November 20, 2023

Insights from Insights23: Human Factors and the Probation Journey to Becoming a Learning Organisation

Melanie Pearce
Head of Organisational Change
Probation Change, HMPPS
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Melanie Pearce (Head of Organisational Change, Probation Change), Laura Dunn (Head of Stakeholder Engagement, Probation Wales), and Claire Presley (Human Factors Programme Manager), reflect on sharing their learning and feedback through their online event at Insights23.


One of the things we all have in common is thinking errors! These are essential for our survival and most of the time serve us well. But when we are stressed, work in complex environments or with high workloads, they can be counterproductive. This is a lesson we can take from Human Factors. Human Factors is a multi-disciplinary science established in many industries worldwide, and some UK Government departments, where safety is critical.

A culture of safety where people feel safe to report mistakes and seek to understand and learn from them is essential. Focusing not just on how we are instructed to do things, but also on how we actually do them, is critical in understanding why failures occur and how we can avoid them in future. This can help develop error wisdom, reduce the severity of errors by identifying risks before they cause harm, accepting that we will never eradicate error as humans will always make mistakes.

Insights23 provided a great opportunity to engage with colleagues across the Criminal Justice Sector about the Human Factors evidence base, learning from other safety critical industries, and how we have applied it to Probation Service operations, through the Learning Organisation Approach in Wales Probation. Insights23 gave us the opportunity to share our learning, early findings and indications of success and impact, and feedback from colleagues.

The learning organisation approach

Our approach is underpinned by Human Factors principles and developed for the Probation Service to enable an open learning culture. It has five strands:

  • using the Culture Maturity Matrix, developed by Professor Sanjay Bhasin to determine a baseline so we can measure cultural progression
  • ensuring all staff understand the “bigger picture” of what changes mean for their region, team and them as individuals through regular updates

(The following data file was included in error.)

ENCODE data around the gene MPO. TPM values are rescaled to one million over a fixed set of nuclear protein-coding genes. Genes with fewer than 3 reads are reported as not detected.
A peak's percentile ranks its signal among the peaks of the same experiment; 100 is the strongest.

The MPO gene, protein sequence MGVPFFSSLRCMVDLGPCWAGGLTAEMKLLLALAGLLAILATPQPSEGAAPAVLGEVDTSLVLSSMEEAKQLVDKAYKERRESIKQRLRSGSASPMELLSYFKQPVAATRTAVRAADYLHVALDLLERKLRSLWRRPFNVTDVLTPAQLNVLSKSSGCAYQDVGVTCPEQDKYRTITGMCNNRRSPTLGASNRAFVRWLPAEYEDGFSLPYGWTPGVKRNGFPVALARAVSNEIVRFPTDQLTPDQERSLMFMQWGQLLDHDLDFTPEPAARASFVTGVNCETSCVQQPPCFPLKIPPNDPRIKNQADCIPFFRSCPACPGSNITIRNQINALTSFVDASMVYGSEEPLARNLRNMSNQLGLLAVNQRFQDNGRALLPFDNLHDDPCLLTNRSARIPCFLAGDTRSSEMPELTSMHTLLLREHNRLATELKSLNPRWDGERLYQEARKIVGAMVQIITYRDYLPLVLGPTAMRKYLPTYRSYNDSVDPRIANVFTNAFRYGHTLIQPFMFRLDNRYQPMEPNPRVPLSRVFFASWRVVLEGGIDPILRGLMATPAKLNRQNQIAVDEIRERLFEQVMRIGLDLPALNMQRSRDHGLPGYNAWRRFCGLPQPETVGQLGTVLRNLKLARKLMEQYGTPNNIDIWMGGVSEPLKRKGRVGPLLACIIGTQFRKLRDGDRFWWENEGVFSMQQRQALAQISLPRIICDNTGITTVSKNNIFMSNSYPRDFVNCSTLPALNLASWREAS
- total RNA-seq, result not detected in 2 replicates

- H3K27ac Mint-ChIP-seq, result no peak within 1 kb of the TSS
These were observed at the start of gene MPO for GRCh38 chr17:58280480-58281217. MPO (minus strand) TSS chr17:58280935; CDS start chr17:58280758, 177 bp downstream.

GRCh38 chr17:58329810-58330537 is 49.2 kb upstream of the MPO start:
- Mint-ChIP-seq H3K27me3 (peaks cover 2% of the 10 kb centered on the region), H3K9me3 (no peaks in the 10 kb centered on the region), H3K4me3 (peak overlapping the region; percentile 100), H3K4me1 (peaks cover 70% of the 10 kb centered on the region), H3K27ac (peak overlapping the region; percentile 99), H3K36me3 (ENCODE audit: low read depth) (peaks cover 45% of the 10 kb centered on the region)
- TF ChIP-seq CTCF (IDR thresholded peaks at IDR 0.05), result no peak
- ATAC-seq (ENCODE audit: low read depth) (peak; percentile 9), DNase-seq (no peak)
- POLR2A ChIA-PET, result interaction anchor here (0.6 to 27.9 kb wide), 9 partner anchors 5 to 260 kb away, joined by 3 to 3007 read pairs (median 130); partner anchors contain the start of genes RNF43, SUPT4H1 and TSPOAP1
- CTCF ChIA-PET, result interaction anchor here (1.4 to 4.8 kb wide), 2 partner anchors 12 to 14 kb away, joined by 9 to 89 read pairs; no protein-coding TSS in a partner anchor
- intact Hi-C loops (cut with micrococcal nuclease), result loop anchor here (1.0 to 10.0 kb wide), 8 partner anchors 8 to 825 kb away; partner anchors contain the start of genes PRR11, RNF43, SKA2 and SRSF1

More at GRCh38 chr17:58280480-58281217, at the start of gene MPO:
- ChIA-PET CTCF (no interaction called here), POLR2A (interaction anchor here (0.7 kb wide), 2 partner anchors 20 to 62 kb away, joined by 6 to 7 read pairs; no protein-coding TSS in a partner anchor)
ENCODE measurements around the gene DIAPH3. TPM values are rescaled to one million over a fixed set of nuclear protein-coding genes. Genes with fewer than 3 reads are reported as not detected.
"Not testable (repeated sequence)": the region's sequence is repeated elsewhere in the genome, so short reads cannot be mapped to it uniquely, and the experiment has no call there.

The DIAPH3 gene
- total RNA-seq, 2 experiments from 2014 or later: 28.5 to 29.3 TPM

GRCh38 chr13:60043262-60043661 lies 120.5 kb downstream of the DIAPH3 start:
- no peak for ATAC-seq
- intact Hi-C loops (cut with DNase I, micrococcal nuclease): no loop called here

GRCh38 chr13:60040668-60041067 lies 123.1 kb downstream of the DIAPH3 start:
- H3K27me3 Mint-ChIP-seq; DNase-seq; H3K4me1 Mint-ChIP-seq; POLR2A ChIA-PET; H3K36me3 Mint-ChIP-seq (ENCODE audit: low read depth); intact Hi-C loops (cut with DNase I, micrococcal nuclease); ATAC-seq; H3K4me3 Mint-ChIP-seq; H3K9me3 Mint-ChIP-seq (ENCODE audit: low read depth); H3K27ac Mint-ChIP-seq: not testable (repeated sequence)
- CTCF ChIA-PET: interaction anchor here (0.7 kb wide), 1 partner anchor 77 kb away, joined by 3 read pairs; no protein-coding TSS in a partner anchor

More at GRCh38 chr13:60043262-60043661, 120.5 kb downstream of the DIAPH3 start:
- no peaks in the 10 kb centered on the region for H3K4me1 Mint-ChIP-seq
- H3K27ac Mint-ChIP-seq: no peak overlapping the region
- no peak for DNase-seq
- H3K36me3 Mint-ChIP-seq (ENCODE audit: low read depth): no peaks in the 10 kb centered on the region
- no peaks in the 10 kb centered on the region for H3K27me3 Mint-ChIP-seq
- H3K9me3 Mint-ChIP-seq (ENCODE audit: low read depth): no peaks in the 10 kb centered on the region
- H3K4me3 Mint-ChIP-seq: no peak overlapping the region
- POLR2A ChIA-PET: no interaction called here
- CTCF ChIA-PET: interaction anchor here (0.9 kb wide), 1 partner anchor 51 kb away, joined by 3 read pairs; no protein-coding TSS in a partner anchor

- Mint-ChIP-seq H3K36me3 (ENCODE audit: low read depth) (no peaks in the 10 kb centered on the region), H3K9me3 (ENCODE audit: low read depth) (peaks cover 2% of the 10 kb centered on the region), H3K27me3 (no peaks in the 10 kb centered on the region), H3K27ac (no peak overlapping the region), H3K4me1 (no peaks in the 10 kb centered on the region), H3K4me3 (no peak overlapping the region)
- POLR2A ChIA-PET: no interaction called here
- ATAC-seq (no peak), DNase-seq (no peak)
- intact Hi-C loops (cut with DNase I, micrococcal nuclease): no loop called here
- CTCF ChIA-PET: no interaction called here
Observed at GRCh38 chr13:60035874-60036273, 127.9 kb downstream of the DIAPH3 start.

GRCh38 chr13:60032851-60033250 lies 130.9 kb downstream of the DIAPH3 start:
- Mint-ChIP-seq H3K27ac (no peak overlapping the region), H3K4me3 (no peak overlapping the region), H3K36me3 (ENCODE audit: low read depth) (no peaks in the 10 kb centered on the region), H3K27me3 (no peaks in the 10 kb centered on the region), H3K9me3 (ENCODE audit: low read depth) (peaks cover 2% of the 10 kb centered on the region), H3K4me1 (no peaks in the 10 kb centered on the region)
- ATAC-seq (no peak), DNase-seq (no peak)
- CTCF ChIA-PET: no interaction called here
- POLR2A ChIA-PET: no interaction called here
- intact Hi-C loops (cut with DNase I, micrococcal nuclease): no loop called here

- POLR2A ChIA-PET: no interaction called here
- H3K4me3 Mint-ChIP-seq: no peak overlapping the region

• enabling cultural leadership at all levels
  • creating a shared mental model
  • operational application of human factors

Tools are designed to overcome thinking errors, promote psychological safety, and develop healthy workplace behaviours. They include structured communication tools to capture risk and improve communication. Two further applications are purpose built to address the operational complexities of the Probation Service, whilst remaining true to the evidence base, which:

  • encourage the use of daily team briefings to identify priorities, risks, and barriers, focussing on wellbeing and recognising achievements
  • create escalation and feedback loops to overcome what gets in the way of teams being successful
  • create dedicated protected time for managers for non-emergency conversations. This mitigates the effect of pressure on behaviours, communication and decision making
  • slow down thinking time to improve the quality of information sharing and decision making

Over the last 12 months we have implemented the approach across all operational and non-operational teams and at all levels in Wales Probation.

Early feedback from Wales Probation

Introducing the approach has helped us drive a positive culture with learning at its heart.  We encourage learning when things go wrong and celebrate successes, sharing learning across the region.  A predictable structure is now in place for teams to have good quality, solution-focussed discussions with their line managers.  This drives professional autonomy,, and ensures everyone has a voice. It also creates time and space for our middle leaders and has played a key role in managing business risk, increased reporting of risks/near misses​ and swift identification of practice concerns.


We have had some very positive feedback from colleagues: 

"The quality of the management conversations are so much better" - Senior Probation Officer

"Protected hour is a massive help for me. Changed my day and made quality of my management interactions so much better" - Business Manager

"Managing the demands on the team and prioritising tasks helps to alleviate stress and anxiety improving overall well-being whilst ensuring we are functioning and responding to critical work" - Probation Delivery Unit Head

"I don’t go straight to my line manager anymore. I think and explore, use my own knowledge, and solve issues. I think my manager appreciates that; they aren’t always having to be interrupted for non-emergency issues" - Probation Practitioner

"It doesn’t take away the ‘workload’ or ‘pressure we feel’ but it makes it more transparent" - Probation Practitioner

"It’s injected an energy into staff...Highlighting the importance of teams speaking the truth and owning mistakes...Mangers and leaders providing a safe non-judgmental space to empower staff" -Department Head

"I’m making better safer decisions. I can understand the case issues better"- Senior Probation Officer


The work in Wales has generated significant interest from within the Probation Service, Headquarters, wider HMPPS, and our regulatory body. Our event was designed to complement Professor Sanjay Bhasin’s: The Benefits of HMPPS Becoming a Learning Organisation.

Next Steps 

We expect the evaluation to conclude in March 2024. We intend take the approach to another probation region before considering wider roll out. 

More information

An example of Human Factors in health care: The measurement and monitoring of safety - The Health Foundation 

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